Right now, everything in Gillis’ life seems pretty comfortable. He’s got a routine, just like the men in dirty jeans who congregate around a cooler at a neighboring house, which has been gutted for use as a workshop. “These guys are holding it down so hard,” he says. “They pound beers all day, but they get shit done.”
Gillis has always been a night owl, usually sleeping until 1 pm, then working until 5 am. Left to his own devices, he’ll put in 14-hour days, stopping only to microwave a Lean Cuisine, shoot hoops at the park or play Nintendo. Even 16-bit video games are subject to his obsessive mind: Gillis and his friend J.P., also an engineer by training, play NBA Jam as the Golden State Warriors (“I’m always Tim Hardaway, a defensive specialist”) while listening to Juicy J’s Rubba Band Business Mixtape 2. They call out numbered plays, with the goal of blowing out the computer 100-0. “You’re not supposed to be able to blow out the computer with assist mode on, since it makes you miss your shots, but we did,” Gillis says.
His secondary goal is to not wake up girlfriend Bieselt, who runs a boutique on the south side of Pittsburgh and is the nanny to two small children. She’s into emo and has a tattoo of Jimmy Eat World lyrics. Like Gillis, she’s notably indifferent to what’s considered cool.
“I’ve never been aiming to hit that cool new sound,” Gillis says. “I’ve always wanted to exist in my own lane. In 2006, I was that cool thing. That was never the goal, and I think you can see that from the beginning. Now, this project exists on its own terms. It’s not really cool, it’s not uncool, it’s just its own thing.”
Getting there meant getting through the whole cycle of popularity: first hipsters, then bros, then kids. Now, there’s a whole group of longtime fans who bootleg shows and can tell when he’s played something new. He hasn’t dropped a new album in four years, and he’s sitting on more material than ever. The new album won’t come out until he thinks it’s flawless.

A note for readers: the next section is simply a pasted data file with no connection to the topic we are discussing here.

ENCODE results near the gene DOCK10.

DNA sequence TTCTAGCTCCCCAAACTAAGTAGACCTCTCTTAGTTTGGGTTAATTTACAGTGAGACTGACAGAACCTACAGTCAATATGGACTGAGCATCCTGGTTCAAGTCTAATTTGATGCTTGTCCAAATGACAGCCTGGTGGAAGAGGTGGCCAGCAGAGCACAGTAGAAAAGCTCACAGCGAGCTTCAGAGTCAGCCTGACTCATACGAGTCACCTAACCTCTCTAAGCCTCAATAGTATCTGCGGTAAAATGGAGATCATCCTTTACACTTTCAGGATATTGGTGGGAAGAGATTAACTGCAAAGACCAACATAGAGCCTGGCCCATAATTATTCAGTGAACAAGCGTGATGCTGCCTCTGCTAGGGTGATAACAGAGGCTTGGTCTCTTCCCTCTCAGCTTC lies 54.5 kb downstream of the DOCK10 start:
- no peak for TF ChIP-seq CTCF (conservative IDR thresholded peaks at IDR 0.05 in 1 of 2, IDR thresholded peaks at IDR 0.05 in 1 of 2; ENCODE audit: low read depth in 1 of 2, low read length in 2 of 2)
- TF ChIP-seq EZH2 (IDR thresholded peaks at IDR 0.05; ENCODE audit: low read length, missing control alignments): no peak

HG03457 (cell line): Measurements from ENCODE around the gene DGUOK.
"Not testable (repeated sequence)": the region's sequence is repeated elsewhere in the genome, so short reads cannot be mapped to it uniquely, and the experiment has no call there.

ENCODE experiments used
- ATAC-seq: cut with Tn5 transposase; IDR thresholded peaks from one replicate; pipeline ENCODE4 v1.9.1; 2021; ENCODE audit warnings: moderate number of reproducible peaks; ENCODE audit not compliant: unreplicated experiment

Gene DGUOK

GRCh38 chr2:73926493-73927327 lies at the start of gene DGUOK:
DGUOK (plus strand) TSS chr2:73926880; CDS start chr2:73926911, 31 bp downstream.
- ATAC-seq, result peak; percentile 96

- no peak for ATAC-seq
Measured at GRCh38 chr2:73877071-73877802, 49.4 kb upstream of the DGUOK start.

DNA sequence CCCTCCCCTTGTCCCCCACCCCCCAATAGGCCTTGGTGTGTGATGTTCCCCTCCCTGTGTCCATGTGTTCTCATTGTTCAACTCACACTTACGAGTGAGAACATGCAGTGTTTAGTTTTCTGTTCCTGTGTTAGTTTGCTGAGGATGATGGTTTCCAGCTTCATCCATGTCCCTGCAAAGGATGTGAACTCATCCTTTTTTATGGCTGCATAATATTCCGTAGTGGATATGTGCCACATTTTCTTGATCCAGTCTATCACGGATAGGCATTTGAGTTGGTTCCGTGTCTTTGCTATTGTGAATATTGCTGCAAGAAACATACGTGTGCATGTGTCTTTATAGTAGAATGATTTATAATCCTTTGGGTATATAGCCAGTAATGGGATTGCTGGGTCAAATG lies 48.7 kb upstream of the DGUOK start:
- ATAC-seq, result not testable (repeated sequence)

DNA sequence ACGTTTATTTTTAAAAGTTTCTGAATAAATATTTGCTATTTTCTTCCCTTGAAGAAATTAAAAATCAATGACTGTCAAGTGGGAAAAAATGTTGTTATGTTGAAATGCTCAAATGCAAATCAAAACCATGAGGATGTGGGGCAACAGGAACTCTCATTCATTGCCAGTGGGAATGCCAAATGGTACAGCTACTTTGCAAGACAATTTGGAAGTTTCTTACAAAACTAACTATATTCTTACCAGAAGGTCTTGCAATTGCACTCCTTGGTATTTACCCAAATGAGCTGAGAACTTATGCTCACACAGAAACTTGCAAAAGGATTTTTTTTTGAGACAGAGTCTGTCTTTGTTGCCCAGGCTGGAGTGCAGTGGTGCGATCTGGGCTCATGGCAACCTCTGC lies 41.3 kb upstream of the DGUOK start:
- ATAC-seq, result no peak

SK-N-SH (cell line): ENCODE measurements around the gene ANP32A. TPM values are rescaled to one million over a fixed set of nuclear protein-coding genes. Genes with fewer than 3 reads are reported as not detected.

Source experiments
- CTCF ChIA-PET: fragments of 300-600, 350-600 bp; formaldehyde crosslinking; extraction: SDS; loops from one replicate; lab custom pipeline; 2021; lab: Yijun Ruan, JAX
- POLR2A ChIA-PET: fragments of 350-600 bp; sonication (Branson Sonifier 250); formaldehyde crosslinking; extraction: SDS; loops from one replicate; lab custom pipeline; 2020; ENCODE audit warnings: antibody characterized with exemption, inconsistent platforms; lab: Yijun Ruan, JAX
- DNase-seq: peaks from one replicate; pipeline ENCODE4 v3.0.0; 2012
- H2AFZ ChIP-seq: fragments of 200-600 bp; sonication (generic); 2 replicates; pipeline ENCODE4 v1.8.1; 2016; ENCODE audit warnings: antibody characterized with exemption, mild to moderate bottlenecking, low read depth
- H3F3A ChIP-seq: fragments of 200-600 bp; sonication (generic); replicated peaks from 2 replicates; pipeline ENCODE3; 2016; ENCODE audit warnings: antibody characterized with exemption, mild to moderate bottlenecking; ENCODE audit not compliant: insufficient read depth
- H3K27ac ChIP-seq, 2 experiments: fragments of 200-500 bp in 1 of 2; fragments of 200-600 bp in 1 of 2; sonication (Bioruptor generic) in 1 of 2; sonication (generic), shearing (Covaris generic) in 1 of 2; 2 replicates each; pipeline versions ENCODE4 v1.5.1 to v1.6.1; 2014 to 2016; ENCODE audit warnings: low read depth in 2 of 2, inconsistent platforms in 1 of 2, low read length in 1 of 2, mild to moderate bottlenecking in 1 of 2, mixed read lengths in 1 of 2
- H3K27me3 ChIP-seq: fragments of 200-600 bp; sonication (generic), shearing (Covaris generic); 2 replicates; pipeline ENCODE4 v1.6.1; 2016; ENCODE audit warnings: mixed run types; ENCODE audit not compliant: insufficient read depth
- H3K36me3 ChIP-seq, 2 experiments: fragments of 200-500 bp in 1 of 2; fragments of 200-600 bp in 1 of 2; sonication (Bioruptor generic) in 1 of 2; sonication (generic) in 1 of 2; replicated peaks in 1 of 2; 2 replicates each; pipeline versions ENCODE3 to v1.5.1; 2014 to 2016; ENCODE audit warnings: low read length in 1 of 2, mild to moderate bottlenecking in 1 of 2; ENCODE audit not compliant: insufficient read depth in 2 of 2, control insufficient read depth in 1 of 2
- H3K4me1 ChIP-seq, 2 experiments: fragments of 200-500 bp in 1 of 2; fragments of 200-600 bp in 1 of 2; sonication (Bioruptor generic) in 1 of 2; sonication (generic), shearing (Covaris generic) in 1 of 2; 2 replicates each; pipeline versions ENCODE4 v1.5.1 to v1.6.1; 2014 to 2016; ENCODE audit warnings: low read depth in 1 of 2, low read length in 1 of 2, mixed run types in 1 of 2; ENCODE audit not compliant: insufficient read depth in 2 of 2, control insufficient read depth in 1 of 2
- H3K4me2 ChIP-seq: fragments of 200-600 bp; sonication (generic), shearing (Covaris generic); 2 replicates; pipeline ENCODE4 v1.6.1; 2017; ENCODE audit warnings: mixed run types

But that doesn’t mean Gillis isn’t open to new and different projects. He recently collaborated with Freeway, a Philadelphia rapper left in the lurch when Jay-Z’s label imploded, and who’s widely considered underrated and underplayed. For their six-song, 18-minute EP, Broken Ankles, released earlier this year, Gillis asked Freeway to redo some verses five or six times until they were as tight as possible before matching them to his beats. It was a nice break—because compared to a Girl Talk album, basic production is easy.
Gillis gets a glimmer in his eye when discussing the potential for producing a radio hit—perhaps the ultimate evolution for the talent-show flop-turned-coffeehouse iconoclast-turned-festival headliner.
“It could definitely happen,” says Freeway. “He’s good, man. I mean, I’m sitting on a bunch of material that was great but didn’t fit the EP.”
Theiner, Gillis’ old mentor, is more skeptical.
“What would Girl Talk have to do to be an actual pop star?” he asks. “Well, he’d have to get played on the radio like everyone else; he’d have to get featured in major media outlets besides Pitchfork and The New York Times. If he’s going to function in that world, he’s got to be more of a Timbaland and less of a mash-up guy.”
Which, someday, he might. “I love pop music, so making a hit would be so fucking cool,” Gillis says.
More than anything, though, he’s excited for the day when he no longer likes pop music, when he’s the old man at the Italian restaurant griping about the kids today.
“I’m always excited for the walls to crumble,” he says. “Who’s going to break the rules and take it to the next level? That’s the thing that gets me excited about music. I’m looking forward to being so out of touch and like, ‘I don’t get this at all!’”